Posted on : Tuesday April 22, 2014

Effective prayer for the lost impacts God, people and Satan. You are praying to God for the benefit of a person and in opposition to everything Satan and his legions are doing to prevent that person from coming to salvation.


1. Affirm that God can do the impossible. Mark 10:27; Jeremiah 32:27.

2. Recognize that Satan has captivated lost people. Pray for their release from the world, the flesh and the devil. Persist in prayer not because of God’s reluctance to save, but because of the resistance of the enemy. 2 Corinthians 4:3-4; 2 Timothy 2:25-26; 1 John 2:15-17.

3. Thank God that He desires all to be saved. John 3:16; 2 Peter 3:9; 1 Timothy 2:1, 3-4.

4. Thank God for the authority of the name of Jesus by which salvation has been purchased. Acts 4:12; John 14:6.

5. Thank God for His power for salvation. 2 Corinthians 10:3-5; Romans 1:16.

6. Thank God for His gift of salvation. Ephesians 3:8-9; Romans 5:8, 15.

7. Thank God that He seeks the lost ones and draws them to Himself. Luke 19:10; John 6:44.

8. Claim the person by name for the victory of salvation by the blood of Jesus. Colossians 1:13-14; 1 Corinthians 15:57; 1 John 3:8.

9. Pray that the lost one will seek to know God as the Holy Spirit works in them. Acts 17:27; Deuteronomy 4:29; John 16:8-13.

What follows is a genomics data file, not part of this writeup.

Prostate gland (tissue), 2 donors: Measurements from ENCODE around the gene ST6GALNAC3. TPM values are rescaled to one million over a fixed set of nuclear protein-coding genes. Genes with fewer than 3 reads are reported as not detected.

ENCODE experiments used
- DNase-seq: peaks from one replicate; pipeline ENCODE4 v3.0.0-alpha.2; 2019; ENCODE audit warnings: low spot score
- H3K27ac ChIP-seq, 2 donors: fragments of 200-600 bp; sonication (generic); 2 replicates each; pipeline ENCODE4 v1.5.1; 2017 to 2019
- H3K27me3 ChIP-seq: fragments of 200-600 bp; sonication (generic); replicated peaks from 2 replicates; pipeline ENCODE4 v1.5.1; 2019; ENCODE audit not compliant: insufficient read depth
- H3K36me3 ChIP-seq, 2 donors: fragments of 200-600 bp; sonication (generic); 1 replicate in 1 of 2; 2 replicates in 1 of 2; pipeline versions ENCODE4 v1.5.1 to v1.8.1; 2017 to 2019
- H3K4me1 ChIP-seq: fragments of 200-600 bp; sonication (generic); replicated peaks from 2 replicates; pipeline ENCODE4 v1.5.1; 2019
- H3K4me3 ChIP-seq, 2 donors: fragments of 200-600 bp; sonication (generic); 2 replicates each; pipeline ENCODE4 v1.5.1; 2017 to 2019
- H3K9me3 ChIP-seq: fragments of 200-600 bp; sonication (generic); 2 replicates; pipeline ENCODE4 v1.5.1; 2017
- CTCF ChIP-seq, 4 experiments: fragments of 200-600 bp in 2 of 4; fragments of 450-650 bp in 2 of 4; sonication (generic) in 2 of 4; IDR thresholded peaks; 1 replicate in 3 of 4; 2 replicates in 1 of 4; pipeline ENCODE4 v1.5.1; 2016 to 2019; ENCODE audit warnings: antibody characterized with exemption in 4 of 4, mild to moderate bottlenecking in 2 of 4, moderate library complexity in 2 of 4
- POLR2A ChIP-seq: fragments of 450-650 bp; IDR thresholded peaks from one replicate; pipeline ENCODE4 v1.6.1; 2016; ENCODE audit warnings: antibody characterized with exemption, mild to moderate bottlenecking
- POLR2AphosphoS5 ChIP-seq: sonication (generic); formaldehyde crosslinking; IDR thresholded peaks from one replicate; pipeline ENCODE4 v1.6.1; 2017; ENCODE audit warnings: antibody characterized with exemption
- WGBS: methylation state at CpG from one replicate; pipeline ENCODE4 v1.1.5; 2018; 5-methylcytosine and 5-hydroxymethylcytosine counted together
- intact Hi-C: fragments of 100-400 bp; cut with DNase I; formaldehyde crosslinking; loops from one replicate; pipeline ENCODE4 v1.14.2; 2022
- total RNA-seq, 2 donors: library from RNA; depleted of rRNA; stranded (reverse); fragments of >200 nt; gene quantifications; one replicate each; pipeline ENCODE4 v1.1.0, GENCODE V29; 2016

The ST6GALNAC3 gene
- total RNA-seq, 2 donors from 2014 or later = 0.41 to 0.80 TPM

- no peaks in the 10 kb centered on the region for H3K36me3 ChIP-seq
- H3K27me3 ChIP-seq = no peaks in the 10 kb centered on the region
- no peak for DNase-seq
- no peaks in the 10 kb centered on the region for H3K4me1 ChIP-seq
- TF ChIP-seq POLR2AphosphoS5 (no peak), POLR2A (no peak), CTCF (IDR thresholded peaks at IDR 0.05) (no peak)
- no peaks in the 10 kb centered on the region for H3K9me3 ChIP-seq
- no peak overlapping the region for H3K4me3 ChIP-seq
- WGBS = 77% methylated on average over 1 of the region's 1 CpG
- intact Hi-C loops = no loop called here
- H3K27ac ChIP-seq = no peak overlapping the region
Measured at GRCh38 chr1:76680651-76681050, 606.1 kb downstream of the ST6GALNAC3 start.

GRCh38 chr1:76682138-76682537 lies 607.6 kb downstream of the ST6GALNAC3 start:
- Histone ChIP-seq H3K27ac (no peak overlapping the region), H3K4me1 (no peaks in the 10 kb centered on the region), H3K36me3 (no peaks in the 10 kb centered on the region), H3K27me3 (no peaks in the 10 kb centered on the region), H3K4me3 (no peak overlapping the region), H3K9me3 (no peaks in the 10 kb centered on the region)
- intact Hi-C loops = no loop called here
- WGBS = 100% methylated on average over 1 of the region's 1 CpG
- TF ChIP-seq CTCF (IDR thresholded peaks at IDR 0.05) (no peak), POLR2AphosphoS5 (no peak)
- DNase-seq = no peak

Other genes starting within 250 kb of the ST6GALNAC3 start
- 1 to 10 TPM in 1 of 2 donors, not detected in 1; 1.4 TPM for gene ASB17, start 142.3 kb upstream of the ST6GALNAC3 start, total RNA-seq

10. Pray that the lost one will confess Christ as Savior and Lord and turn from sin. John 1:12; Acts 17:30-31; Acts 3:19; Romans 10:9-10, 13.

11. Pray that the lost one will yield all to follow Jesus and grow in Him. 2 Corinthians 5:15; Philippians 3:7-8; Colossians 2:6-7.

12. Praise God! His Word does not return to Him without accomplishing His purposes. Romans 10:17; Hebrews 4:12; Isaiah 55:11.


Deacons’ meetings are prayer meetings

At First Baptist Church in Crofton, Md., the monthly deacons’ meetings are prayer meetings, shared Bob Parsley, senior pastor. In these meetings, deacons pray for the lost as a priority, and then pray for needs among their congregation. They also coordinate a prayer email blast that goes out to members so they can join in the prayer.  In addition, Parsley relies on “good, old-fashioned, honest-to-goodness” altar calls at the end of each service, where churchgoers can receive prayer, and his office is seen as a “prayer place” where people feel free to come and pray.